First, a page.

FANDOM


Part of a series on
René Descartes</br>
Cartesianism
Rationalism
Foundationalism
Doubt & Certainty
Dream argument
Cogito ergo sum
Trademark argument
Mind-body dichotomy
Analytic geometry
Coordinate system
Cartesian circle
Folium
Rule of signs
Cartesian diver
Balloonist theory
Works
The World
Discourse on the Method
La Géométrie
Meditations on First Philosophy
Principles of Philosophy
Passions of the Soul
Notable People
Christina of Sweden
Baruch Spinoza
Gottfried Leibniz

The trademark argument is an a priori argument for the existence of God developed by French philosopher and mathematician, René Descartes. The argument, though similar to the ontological argument, differs in some respects, since it seeks to prove the existence of God through the causal adequacy principle (CAP) as opposed to analysing the definition of the word God.

[S]ince I am a thinking thing, and have in me an idea of God, whatever finally the cause may be to which my nature is attributed, it must necessarily be admitted that the cause must equally be a thinking thing, and possess within it the idea of all the perfections that I attribute to the divine nature.

—René Descartes, Meditations on First Philosophy

The trademark argument can be analyzed (rational reconstruction if you prefer) as follows:

1. I have an idea of God.
2. Everything which exists has a cause.
3. Therefore, there is a cause of my idea of God.

3. There is a cause of my idea of God.
4. The cause of an effect must contain at least as much reality as the effect.
5. Therefore, the cause of my idea of God must contain at least as much reality as my idea of God.

5. The cause of my idea of God must contain at least as much reality as my idea of God.
6. The idea of God contains perfection.
7. Therefore, the cause of my idea of God must contain perfection.

7. The cause of my idea of God must contain perfection.
8. No being which is not God contains perfection.
9. Therefore, no being which is not God could be the cause of my idea of God.

9. No being which is not God could be the cause of my idea of God.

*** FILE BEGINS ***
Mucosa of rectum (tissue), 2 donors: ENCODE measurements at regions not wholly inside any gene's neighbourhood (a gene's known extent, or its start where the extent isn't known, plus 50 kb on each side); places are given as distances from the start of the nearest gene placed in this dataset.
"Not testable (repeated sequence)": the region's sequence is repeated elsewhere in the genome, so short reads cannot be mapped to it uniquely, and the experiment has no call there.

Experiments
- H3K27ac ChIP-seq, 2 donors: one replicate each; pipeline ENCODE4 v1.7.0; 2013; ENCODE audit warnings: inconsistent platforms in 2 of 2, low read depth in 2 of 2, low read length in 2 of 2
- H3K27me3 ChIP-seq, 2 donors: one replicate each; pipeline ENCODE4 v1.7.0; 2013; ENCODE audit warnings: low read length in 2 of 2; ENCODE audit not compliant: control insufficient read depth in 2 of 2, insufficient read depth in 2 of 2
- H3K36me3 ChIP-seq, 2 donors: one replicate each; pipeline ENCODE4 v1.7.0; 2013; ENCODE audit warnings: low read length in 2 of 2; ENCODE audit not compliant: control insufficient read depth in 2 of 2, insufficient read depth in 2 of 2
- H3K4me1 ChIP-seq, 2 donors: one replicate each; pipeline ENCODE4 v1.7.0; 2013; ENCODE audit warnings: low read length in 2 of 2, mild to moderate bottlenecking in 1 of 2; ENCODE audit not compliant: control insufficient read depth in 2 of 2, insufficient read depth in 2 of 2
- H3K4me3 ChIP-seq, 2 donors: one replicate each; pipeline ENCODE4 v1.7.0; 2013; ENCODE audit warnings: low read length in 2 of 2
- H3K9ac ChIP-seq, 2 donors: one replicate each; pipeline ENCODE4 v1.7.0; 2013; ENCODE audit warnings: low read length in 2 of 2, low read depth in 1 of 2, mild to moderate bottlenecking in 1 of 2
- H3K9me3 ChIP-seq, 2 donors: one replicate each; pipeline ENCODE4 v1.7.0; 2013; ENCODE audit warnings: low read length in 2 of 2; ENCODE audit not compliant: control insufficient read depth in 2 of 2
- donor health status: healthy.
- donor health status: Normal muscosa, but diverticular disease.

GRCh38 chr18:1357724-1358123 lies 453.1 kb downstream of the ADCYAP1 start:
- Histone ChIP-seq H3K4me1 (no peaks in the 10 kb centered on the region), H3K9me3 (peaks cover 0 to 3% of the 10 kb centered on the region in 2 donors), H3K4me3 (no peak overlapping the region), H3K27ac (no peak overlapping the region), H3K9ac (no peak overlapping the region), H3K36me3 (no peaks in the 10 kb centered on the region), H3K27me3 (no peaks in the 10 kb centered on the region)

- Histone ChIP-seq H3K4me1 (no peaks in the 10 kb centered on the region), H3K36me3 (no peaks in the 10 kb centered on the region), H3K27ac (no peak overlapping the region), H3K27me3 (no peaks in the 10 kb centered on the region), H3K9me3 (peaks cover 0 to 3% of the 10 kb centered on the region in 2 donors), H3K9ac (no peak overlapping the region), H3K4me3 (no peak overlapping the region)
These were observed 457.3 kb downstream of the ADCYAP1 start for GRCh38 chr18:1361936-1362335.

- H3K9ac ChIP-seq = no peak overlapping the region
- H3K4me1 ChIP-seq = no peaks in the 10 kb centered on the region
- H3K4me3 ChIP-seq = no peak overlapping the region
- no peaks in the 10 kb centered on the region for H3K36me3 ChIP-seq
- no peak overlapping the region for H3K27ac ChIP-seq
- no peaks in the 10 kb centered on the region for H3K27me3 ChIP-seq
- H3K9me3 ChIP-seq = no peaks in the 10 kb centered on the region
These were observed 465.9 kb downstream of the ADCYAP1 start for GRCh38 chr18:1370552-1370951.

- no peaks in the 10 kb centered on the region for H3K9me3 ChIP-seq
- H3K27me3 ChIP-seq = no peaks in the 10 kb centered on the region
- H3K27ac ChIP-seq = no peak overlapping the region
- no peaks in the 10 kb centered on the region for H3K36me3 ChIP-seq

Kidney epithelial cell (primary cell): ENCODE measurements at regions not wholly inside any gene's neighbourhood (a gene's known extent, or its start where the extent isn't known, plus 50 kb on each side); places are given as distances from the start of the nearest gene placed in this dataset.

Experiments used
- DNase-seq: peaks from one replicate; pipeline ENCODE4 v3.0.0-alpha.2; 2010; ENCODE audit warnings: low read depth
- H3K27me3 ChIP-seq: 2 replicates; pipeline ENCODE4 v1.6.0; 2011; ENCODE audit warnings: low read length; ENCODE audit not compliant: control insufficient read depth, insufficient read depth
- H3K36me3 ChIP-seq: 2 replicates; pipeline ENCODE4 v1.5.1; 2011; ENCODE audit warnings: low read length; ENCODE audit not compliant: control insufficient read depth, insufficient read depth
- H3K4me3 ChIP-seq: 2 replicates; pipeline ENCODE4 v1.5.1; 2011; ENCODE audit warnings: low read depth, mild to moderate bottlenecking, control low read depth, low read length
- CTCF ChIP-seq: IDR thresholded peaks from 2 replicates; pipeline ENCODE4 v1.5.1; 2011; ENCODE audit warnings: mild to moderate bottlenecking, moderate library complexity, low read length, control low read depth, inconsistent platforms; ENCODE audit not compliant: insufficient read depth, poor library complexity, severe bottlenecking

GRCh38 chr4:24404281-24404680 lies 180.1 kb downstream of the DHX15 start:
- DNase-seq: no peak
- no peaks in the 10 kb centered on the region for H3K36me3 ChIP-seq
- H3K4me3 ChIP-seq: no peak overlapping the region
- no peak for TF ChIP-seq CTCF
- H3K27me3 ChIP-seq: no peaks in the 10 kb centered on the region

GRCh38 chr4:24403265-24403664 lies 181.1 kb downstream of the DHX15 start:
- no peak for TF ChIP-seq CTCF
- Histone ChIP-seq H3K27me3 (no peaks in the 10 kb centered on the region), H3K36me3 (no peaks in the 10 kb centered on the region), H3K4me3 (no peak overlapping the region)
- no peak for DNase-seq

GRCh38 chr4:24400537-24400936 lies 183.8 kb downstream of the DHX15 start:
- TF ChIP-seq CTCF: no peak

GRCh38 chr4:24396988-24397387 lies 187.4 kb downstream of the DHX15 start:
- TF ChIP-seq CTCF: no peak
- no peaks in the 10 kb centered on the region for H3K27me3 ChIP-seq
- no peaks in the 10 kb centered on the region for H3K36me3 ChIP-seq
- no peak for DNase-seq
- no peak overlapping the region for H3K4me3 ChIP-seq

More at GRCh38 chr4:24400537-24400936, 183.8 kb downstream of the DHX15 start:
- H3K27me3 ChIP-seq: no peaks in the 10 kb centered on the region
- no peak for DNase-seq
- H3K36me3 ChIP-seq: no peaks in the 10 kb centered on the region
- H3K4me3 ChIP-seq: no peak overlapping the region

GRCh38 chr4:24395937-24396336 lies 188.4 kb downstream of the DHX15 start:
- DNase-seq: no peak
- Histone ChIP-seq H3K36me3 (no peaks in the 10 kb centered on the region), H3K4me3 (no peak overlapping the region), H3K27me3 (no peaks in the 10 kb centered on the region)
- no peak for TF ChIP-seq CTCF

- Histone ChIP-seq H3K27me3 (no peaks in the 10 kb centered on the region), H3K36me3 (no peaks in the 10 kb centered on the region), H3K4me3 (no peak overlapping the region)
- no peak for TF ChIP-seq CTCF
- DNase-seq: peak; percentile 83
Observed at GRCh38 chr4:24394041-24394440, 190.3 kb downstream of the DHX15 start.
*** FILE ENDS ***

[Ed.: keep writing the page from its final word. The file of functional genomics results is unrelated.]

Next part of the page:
10. There is a cause for my idea of God.
11. Therefore, the cause of my idea of God must not be a being which is not God.

11. The cause of my idea of God must not be a being which is not God.
12. A being is either God, or it is not God.
13. Therefore, the cause of my idea of God is God.

13. The cause of my idea of God is God.
14. If something is the cause of something else, that something exists.
15. Therefore, God exists.


Criticisms of the Trademark Argument Edit

Template:Unreferenced

  • The CAP compares the cause of ideas to the cause of objects, but, whereas objects often have straightforward causes, ideas do not.
  • The CAP suggests a strong link between the cause of an object and its effect, but
    • The ingredients of a strong bridge do not themselves contain strength.
    • Sponge cake has many properties not present in the ingredients (e.g. sponginess)
  • Gaunilo - I may have the concept of a perfect island. The perfection of this island would imply that it would exist, however this is not the case. A concept of something does not make it exist by adding the attribute of perfection.
  • David Hume – The idea of God could be arrived at by considering qualities within oneself (wisdom, strength, goodness..) and magnifying them.
  • Knowledge of God is not innate – it is taught to us. Descartes is wrong to compare it to knowledge of self. David Hume – All ideas come from impressions.
  • If God is an innate idea, it is not clear why not everyone has one.

See alsoEdit

Sources Edit

Template:Portalpar

Ad blocker interference detected!


Wikia is a free-to-use site that makes money from advertising. We have a modified experience for viewers using ad blockers

Wikia is not accessible if you’ve made further modifications. Remove the custom ad blocker rule(s) and the page will load as expected.